|The algorithm consists of finding convex vertices in the input polygon. For each convex vertex that we find, we consider the triangle Vprev-Vcurr-Vnext such that Vprev is the vertex previous to the convex vertex; Vcurr is the convex vertex; and Vnext is the point succeding the convex vertex. We now test if this triangle contains any other vertices of the input polygon. If the triangle does not contain any other vertex of the input polygon, then it is guaranteed that the segment Vprev,Vnext does not intersect any edge of the polygon, therefore, the triangle is sent to the output and the vertex Vcurr is removed from the polygon. If the triangle does contain other vertices of the input polygon, we find one of these vertices such that it can be joined to the vertex Vcurr without intersecting any edges of the polygon. If we call that vertex Vs, then the segment (Vcurr,Vs) divides the input polygon into two simple polygons. At this point, we recursively call the function to triangulate each half of the polygon. (see figure 9) The stop condition of the recursive process is, of course, when the input polygon has three vertices (i.e., when it is already a triangle).|
The step of finding a vertex that can be joined to the vertex Vcurr in the triangle is not as obvious as it looks like. Many wrong approaches have been used in the past, including the most intuitive, which is finding the nearest vertex to Vcurr. Figure 10-a illustrates a situation in which this approach fails, since it produces an output with triangles that intersect the input polygon. The appropriate way to find such vertex is to find the point with highest perpendicular distance to the straight line containing the segment Vprev, Vnext, as illustrated in figure 10-b.
Naturally, to obtain this point the algorithm does not directly compute a single distance (it would be too hard, since we are talking about perpendicular distance). Instead, the algorithm finds the point P for which the area of the triangle (Vprev,Vnext,P) is maximized. This area is equal to the base (which is fixed, since it is the distance between Vprev and Vnext) times the height (which is the perpendicular distance to the base segment) divided by two. Notice that we don't care that the member function area() actually returns twice the area: we only want to compare and find the highest area -- the actual value of the area is of no interest here.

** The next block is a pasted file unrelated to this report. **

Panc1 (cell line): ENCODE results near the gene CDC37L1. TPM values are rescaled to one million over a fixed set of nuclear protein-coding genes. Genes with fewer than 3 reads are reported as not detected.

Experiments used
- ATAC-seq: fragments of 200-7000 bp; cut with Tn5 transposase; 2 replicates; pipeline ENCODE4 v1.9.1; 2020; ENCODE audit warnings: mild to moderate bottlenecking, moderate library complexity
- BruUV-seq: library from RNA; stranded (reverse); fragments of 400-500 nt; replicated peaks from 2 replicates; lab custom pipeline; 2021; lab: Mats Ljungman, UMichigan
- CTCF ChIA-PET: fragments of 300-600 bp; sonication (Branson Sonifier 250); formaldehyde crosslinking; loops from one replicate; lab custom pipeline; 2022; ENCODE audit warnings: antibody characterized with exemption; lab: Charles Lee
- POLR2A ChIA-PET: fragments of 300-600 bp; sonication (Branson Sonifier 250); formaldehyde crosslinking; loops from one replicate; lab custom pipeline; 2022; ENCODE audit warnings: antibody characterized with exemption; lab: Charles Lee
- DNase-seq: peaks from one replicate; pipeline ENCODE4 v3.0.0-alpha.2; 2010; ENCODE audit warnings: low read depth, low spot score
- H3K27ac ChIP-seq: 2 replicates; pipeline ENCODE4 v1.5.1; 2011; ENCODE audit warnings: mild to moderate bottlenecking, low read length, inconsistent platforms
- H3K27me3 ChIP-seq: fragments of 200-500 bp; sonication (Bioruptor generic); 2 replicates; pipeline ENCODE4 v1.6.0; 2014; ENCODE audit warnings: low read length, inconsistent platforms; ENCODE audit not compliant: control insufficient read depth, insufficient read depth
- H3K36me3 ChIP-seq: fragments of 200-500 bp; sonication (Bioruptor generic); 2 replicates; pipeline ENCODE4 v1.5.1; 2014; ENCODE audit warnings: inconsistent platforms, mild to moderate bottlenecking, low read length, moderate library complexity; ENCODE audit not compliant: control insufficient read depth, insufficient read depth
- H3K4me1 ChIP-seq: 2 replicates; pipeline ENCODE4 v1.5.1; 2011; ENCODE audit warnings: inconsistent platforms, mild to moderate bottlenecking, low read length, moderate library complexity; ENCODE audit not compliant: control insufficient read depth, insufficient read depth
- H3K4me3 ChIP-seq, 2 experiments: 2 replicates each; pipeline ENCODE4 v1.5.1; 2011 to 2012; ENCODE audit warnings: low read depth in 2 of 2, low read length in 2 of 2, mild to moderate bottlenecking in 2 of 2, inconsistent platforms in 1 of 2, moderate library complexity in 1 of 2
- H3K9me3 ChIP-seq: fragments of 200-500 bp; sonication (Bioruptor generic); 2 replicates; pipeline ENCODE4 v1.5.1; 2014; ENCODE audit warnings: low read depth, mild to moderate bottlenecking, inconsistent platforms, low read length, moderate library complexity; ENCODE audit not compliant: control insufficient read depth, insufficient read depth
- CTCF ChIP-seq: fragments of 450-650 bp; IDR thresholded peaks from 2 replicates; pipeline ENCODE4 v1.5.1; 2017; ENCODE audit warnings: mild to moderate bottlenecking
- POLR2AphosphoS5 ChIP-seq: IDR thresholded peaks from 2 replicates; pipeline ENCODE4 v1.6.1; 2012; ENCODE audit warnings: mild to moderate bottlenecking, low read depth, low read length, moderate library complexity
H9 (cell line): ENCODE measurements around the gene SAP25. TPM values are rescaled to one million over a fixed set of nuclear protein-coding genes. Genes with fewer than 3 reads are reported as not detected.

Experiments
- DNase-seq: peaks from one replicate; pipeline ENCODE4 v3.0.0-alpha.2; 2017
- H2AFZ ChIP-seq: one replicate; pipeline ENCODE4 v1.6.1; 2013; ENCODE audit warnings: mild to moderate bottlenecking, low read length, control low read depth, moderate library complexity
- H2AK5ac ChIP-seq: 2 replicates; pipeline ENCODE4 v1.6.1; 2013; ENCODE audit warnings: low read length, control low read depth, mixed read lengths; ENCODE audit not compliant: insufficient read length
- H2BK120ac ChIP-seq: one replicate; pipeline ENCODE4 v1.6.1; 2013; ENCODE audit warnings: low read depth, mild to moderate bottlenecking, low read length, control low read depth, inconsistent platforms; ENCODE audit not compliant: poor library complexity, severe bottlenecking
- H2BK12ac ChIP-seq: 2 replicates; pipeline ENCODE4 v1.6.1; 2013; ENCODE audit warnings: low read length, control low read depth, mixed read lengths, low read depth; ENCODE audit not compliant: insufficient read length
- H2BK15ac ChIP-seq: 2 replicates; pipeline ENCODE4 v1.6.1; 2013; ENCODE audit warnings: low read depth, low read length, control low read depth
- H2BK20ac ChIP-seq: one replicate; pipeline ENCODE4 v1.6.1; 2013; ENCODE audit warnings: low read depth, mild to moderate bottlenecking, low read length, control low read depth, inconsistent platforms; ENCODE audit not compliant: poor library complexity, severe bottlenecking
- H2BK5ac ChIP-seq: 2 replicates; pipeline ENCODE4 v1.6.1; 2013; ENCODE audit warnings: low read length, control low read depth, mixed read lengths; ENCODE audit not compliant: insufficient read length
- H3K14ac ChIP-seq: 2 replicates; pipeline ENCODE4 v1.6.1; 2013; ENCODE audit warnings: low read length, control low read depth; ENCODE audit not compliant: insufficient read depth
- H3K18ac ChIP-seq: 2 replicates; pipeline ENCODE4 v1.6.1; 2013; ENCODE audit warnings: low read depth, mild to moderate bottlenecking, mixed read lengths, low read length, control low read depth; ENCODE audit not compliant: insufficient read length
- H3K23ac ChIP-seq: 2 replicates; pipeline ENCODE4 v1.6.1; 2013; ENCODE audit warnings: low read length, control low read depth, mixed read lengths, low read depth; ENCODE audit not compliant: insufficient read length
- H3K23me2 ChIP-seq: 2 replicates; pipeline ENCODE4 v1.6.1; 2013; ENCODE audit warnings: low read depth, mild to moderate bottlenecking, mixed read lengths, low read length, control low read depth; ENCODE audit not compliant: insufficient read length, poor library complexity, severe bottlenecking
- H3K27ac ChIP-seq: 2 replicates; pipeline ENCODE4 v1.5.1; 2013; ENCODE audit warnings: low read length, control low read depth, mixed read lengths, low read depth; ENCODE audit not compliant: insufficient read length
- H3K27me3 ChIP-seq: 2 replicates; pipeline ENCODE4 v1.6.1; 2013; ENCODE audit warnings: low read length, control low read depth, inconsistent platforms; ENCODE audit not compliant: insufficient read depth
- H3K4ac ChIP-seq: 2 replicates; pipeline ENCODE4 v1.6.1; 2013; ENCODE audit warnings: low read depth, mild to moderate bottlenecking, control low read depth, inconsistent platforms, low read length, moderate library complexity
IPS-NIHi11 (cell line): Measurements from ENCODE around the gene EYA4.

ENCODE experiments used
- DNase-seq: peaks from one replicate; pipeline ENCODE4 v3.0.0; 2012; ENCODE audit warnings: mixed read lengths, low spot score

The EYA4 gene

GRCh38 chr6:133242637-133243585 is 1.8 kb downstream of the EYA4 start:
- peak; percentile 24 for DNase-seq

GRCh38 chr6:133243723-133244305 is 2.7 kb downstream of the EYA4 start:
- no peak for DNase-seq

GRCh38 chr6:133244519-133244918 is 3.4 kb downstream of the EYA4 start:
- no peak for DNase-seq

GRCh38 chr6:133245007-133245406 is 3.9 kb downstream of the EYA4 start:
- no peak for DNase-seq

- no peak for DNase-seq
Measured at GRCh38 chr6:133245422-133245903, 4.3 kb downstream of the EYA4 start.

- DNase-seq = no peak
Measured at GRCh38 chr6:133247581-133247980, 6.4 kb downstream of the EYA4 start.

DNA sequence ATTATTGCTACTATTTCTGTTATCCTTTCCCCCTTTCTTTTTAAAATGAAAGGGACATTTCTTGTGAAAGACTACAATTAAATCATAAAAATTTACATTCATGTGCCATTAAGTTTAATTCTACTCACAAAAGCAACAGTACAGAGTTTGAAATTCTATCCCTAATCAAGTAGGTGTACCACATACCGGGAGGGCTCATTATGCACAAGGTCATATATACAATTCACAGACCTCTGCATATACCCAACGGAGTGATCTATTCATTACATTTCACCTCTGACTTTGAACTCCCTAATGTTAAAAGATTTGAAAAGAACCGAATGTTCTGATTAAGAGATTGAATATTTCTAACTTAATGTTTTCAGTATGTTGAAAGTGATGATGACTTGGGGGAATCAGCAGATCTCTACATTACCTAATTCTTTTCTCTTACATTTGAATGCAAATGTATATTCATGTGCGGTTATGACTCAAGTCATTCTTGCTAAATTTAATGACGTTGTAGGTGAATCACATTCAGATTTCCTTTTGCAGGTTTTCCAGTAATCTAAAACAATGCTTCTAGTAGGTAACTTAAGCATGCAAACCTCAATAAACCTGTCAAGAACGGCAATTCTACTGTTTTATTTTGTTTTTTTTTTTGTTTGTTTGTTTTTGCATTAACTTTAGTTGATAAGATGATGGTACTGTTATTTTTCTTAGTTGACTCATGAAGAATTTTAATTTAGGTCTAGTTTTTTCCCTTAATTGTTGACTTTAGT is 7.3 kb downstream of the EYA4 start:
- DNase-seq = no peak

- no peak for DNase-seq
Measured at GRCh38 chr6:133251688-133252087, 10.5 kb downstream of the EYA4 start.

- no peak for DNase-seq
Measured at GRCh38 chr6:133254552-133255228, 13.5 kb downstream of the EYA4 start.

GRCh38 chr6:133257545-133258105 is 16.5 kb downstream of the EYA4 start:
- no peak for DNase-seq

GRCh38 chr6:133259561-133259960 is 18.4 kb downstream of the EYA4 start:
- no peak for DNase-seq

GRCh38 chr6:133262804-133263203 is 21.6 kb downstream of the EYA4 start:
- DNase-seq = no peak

show the code for this triangulation algorithm.
Obviously, an approach to do this in O(N logN) would be to sort the points by their x-coordinate, which allows us to build a simple polygonal chain (there can not be edge intersections, since the points are sorted by their x-coordinate) and now use a linear time algorithm to obtain the convex hull.
A much more straightforward approach, known as the Jarvi's March, is the following: we first find a point that is on the convex hull (for example, the point with lowest y coordinate). This can be done in linear time. After that, we find the right-most point with respect to that first point. The right-most point with respect to point P is the point X for which no other point of the set is at the right of the oriented segment from P to X. The right-most point is also on the convex hull, so we append it to the output and advance. That is, we continue to find the right-most point with respect to the last point added. We keep going until the right-most point found is the first point.
Notice that finding the right-most point does not require
any single angle calculation or manipulation -- it can be done by computing
the orientations ofpoint triplets. Listing 6 shows
the code for this algorithm.
Geometric algorithms and techniques are important and convenient tools in many applications, including Image Processing, Graphics and Pattern Recognition.
Efficiency is in general a very important (maybe the most important) issue, since applications that involve this type of processing in general act on huge amounts of information (we may be talking about polygons with several hundreds or several thousands of vertices). In addition to that, this type of applications often require real-time processing, with very demanding timing restrictions.
The approach that I presented in this article is based on very efficient mathematical tools. Most of the operations required for standard geometric algorithms would not require any single computation of trigonometric functions, square roots, etc. Instead, a reduced number of multiplications and additions are required per item processed. In some cases, I sacrificed at some extent efficiency in exchange for "straightforwardness" of the code. I did this only in situations where I considered that the impact on the overall speed of execution is not considerable.
The Object Oriented approach turns out to be extremely appropriate for this
application. Not only is it very intuitive to see geometric entities as software
objects, but also, the approach leads to expressions that are very intuitive
and readable. Also, C++ compilers in general provide very efficient machine
code, which is, as I mentioned before, one of the most important aspects in
this type of applications.
Bjarne Stroustrup. The C++ Programming Language, 3rd Edition.
Franco Preparata, Michael I. Shamos. Computational Geometry, An Introduction.
Avraham A. Melkman. On-line Construction of the Convex Hull of a Simple Polyline.
Information Processing Letters 25, 1987.